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Providence in Early Modern England$
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Alexandra Walsham

Print publication date: 2001

Print ISBN-13: 9780198208877

Published to Oxford Scholarship Online: October 2011

DOI: 10.1093/acprof:oso/9780198208877.001.0001

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‘Visible Sermons’: 1 Divine Providence and Public Calamities

‘Visible Sermons’: 1 Divine Providence and Public Calamities

Chapter:
(p.116) 3 ‘Visible Sermons’:1 Divine Providence and Public Calamities
Source:
Providence in Early Modern England
Author(s):

Alexandra Walsham

Publisher:
Oxford University Press
DOI:10.1093/acprof:oso/9780198208877.003.0004

This chapter analyses contemporary responses to moments of acute corporate emergency and crisis, as refracted through the pulpit and press and as reflected in official policy and the conduct of the populace. In the face of the hostile forces periodically unleashed by a harsh environment, it was not just the rhetoric of Protestant ministers and metropolitan scribblers which merged and converged. The viewpoints and theories of Protestants, clergies, and Protesatant ministers regarding divine providence in these calamities are exemplified here. The views of clerical Protestantism and the religion of the ‘common sort of Christians’, and between pre- and post-Reformation piety have also been compared. Ideology of divine omnipotence was considered to be a source of cultural and communal solidarity and a medium of ecclesiastical and political discord and dissent. Communities united against adversity and pulled together to stamp out vice and appease God's wrath. The chapter concludes with a discussion of the areas of friction and confrontation between clerical Protestantism and the religion of the ‘common sort of Christians’, and between pre- and post-Reformation piety, and also exemplifies providentialism being a conceptual framework flexible enough to absorb and accommodate discordant tendencies and the bifurcating strand.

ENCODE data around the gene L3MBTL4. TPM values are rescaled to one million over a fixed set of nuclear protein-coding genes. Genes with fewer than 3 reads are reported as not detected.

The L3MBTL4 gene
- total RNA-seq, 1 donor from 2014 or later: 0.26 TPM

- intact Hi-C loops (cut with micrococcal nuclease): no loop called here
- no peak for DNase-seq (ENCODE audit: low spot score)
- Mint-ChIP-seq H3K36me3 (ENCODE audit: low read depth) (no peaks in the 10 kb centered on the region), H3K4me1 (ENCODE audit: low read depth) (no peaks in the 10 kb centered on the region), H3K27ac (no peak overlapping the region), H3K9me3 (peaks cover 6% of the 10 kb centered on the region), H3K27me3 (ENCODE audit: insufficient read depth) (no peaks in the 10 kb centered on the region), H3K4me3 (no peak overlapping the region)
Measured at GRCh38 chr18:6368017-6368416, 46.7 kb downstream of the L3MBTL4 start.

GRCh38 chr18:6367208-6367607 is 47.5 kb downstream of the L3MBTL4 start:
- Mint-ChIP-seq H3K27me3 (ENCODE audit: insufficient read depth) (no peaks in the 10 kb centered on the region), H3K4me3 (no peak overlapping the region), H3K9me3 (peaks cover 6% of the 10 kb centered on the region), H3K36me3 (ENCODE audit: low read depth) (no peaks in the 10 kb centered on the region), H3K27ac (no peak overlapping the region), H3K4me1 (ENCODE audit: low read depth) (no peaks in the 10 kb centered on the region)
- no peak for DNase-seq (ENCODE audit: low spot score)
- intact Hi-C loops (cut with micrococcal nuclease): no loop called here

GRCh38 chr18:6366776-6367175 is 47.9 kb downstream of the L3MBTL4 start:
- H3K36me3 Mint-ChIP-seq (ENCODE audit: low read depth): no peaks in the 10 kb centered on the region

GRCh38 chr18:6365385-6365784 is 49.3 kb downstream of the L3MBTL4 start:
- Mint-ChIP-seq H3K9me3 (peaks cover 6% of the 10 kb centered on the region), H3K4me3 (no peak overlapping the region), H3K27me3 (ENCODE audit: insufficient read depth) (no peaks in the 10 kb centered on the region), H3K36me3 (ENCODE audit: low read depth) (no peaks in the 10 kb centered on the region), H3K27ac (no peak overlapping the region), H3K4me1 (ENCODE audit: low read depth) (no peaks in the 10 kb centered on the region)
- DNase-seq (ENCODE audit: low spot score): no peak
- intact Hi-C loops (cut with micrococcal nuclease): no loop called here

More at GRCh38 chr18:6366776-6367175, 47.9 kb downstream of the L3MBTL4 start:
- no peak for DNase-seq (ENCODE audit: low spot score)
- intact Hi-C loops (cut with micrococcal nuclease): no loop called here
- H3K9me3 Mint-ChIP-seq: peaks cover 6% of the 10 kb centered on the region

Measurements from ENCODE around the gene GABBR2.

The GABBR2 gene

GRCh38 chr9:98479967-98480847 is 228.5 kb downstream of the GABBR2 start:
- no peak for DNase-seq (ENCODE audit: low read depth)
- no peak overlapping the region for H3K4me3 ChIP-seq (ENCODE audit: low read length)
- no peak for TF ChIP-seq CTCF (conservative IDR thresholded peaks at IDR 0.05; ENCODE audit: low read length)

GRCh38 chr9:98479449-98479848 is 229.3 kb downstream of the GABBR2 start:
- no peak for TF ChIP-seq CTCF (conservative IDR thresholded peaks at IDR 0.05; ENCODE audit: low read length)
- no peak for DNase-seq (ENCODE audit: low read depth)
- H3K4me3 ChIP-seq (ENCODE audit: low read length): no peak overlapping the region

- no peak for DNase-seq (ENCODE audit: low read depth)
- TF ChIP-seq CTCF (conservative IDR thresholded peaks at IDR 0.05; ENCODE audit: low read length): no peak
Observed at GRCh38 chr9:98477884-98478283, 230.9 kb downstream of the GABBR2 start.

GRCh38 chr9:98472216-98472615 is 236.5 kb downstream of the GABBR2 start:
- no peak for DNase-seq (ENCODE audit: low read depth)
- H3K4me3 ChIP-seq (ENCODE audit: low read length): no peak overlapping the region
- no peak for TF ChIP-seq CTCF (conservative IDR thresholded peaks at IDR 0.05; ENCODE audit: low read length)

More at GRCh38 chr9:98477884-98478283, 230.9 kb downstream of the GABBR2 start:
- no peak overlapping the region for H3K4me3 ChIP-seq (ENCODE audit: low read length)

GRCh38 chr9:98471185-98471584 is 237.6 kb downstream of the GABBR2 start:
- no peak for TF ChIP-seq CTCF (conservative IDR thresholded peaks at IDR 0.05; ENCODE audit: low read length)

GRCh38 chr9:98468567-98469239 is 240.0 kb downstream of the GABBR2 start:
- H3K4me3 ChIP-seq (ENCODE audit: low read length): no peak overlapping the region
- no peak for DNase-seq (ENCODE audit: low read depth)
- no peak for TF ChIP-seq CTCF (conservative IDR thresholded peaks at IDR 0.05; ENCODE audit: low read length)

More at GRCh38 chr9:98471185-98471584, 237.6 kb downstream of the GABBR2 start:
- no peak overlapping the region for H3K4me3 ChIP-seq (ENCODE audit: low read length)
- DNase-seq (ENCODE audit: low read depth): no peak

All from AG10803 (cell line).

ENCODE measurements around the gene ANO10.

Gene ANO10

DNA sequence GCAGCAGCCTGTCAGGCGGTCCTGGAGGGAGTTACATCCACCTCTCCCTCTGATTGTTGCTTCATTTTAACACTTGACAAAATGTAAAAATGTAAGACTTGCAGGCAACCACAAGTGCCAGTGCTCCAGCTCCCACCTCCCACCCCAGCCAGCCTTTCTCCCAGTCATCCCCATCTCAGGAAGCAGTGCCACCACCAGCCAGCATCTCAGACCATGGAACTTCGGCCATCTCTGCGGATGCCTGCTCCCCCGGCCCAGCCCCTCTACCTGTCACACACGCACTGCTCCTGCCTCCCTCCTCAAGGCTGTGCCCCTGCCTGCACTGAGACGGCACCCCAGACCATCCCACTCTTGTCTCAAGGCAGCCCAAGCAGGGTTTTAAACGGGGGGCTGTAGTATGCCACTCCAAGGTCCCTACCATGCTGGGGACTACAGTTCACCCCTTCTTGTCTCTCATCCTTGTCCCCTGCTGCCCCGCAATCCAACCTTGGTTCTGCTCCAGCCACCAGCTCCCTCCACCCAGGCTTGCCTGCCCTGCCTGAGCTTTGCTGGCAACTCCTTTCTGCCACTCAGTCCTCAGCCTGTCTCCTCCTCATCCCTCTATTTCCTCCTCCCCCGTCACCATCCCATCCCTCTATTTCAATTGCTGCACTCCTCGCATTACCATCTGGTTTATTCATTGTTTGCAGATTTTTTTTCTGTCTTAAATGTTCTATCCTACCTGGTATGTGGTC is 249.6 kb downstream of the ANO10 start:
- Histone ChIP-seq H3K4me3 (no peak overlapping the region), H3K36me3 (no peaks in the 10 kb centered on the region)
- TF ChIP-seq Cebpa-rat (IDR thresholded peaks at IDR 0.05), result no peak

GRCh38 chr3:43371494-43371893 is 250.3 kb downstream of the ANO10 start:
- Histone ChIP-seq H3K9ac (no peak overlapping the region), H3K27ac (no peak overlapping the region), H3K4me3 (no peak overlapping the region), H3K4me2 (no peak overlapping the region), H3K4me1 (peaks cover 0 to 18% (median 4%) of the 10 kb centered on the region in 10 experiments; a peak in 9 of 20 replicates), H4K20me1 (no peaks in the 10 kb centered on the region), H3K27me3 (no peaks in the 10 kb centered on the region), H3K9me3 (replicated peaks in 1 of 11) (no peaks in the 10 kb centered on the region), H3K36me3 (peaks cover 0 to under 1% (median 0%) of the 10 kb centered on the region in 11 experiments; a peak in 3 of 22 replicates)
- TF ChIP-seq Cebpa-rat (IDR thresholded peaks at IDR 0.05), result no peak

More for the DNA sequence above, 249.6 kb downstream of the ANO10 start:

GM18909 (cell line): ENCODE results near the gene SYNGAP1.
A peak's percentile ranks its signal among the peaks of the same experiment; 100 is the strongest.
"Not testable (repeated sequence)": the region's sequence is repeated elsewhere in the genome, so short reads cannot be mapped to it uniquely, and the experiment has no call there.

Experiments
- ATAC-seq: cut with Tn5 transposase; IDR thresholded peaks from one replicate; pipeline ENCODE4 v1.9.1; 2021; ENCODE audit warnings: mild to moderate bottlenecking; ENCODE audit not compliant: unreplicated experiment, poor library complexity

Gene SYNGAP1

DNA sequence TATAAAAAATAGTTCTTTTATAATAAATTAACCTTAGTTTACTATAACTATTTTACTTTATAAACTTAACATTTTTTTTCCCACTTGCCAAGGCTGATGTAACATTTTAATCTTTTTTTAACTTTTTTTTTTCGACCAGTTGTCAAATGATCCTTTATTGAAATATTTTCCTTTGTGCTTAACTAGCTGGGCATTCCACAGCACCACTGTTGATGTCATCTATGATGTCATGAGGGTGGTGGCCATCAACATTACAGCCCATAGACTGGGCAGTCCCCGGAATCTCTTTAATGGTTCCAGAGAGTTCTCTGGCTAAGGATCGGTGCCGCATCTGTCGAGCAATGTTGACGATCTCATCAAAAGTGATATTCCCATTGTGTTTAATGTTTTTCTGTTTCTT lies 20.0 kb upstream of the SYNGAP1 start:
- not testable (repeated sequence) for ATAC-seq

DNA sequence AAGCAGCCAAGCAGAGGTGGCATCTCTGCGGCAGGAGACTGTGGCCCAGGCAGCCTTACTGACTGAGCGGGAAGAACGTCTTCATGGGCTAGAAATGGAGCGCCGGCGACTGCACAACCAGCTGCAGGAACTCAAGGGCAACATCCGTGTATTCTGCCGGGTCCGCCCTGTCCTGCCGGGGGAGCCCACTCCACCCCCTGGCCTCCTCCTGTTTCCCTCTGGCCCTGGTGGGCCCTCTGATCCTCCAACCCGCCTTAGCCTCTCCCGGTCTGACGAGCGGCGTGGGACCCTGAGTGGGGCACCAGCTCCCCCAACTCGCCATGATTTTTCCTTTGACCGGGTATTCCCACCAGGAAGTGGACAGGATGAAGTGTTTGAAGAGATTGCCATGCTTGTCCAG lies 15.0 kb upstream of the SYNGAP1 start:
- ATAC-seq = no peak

Keywords:   Protesatant ministers, clerical Protestantism, providentialism, public calamities, God's judgement, Reformation piety

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